Tips for easing stress when you have Crohn's disease

Try these stress management techniques that can help manage the body's stress response to help you feel better.

Living with a chronic health condition such as Crohn's disease can be stressful and cause feelings of anxiety. Although stress and anxiety do not cause Crohn's disease, they are often linked with flares and can worsen symptoms, adding to emotional distress.

When you're emotionally stressed, it's common for the digestive process to temporarily change. The stomach empties more slowly and secretes more acid. The process that controls the movement of food and waste through the small and large intestines changes. This leads to bowel symptoms such as nausea, vomiting, pain, diarrhea, excess gas and bloating.

However, you can take steps that help manage the body's stress response to help you feel better. Try the following stress management strategies and experiment to see what combination of activities works best for you. Keep in mind that relaxation techniques take practice. Try something for a while. If it doesn't work for you, move on to something else.

Deep breathing. Breathing exercises have many physical and emotional benefits. Deep breathing is also known as belly breathing and diaphragmatic breathing. Breathing techniques increase the supply of oxygen to the brain and stimulate the parasympathetic nervous system, which promotes a state of calmness. Activating the diaphragm gently massages the internal organs, including the intestines and stomach. This can help ease abdominal pain, urgency, bloating and constipation. There are many different types of breathing exercises. Whatever technique you choose, the goal is to slow down the pace of your breath so that you can relax your body and feel better.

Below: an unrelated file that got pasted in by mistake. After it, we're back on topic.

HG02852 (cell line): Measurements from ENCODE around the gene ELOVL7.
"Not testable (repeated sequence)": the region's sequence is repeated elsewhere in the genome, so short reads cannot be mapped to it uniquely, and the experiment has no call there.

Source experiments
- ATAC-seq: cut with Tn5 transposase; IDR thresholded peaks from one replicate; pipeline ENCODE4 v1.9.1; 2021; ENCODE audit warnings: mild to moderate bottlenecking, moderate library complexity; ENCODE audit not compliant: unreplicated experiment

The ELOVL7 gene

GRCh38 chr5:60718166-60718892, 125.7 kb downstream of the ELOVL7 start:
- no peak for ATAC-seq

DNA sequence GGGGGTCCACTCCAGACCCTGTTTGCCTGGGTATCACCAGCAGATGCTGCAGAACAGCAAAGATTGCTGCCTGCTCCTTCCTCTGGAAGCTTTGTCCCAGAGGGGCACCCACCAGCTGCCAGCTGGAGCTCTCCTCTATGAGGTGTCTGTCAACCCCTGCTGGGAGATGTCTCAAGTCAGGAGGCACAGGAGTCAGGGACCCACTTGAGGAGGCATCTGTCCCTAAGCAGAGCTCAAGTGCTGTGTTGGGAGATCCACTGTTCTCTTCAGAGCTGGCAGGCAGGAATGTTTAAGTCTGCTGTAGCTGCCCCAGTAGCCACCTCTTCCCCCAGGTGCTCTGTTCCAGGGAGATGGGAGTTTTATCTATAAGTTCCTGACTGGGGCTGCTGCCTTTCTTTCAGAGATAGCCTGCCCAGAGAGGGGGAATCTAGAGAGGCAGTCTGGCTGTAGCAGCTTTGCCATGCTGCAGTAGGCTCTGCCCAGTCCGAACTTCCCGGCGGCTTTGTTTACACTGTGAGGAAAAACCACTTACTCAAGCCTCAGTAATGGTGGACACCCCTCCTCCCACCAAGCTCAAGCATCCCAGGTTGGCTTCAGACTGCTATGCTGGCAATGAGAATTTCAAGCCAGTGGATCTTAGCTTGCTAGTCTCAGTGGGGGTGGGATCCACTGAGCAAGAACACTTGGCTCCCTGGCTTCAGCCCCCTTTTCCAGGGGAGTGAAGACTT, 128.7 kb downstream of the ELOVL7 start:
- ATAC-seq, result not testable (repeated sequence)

Meditation. Meditation can be an effective tool for managing stress. The purpose of meditation is to relax your body and quiet your mind of distracting or not helpful thoughts by focusing on the present moment. You can choose to focus on your breathing or silently repeat a word or phrase, called a mantra. There are several styles and approaches to meditation. You can even download meditation apps to your phone. The key is to find what works for you.

Biofeedback. Biofeedback is a type of mind-body technique that teaches you to control some of your body's functions, such as your heart rate, breathing patterns and muscle responses. During a biofeedback session, you're connected to electrical pads that help you get information about your body. The goal is to recognize when you're feeling tense, and your body is showing symptoms of stress, so you can learn to enter a more relaxed state. Ask your health care team for more information about using biofeedback.

Physical activity. In addition to increasing strength and stamina, being physically active may help reduce stress and depressive symptoms. Research also indicates that physical exercise might help digestive functions become more stable. Talk with your health care professional about the right exercise program for you.

Healthy food and sleep. Eating a well-balanced diet — while avoiding foods that cause gastrointestinal symptoms — and getting enough sleep are fundamental to well-being.

The body functions better when it receives appropriate nutrition, supplying the energy it needs to handle daily living and stressful situations. Quality sleep is vital to both physical health and emotional well-being. High-quality sleep supports all bodily functions, including the immune system and inflammatory response, two aspects that impact Crohn's disease. Aim for 7 to 9 hours of sleep each night or more if you feel fatigued.

Cognitive behavioral therapy. Many people with Crohn's disease find it helpful to talk with a mental health professional about their struggles. Cognitive behavioral therapy (CBT) is a common type of talk therapy, also called psychotherapy. A qualified professional works with you to examine the relationships among your thoughts, feelings and behavior. The goal is to identify and change negative thought patterns and behaviors that contribute to stress, depression and anxiety. If you're feeling sad, depressed or anxious, it's important to share how you're feeling with your care team so that they can help you get additional care.

There are many different types of relaxation techniques. An internet search will provide various options, resources or apps for you to explore. Experiment with different options and styles to find what works best for you.

March 07, 2024 See more In-depth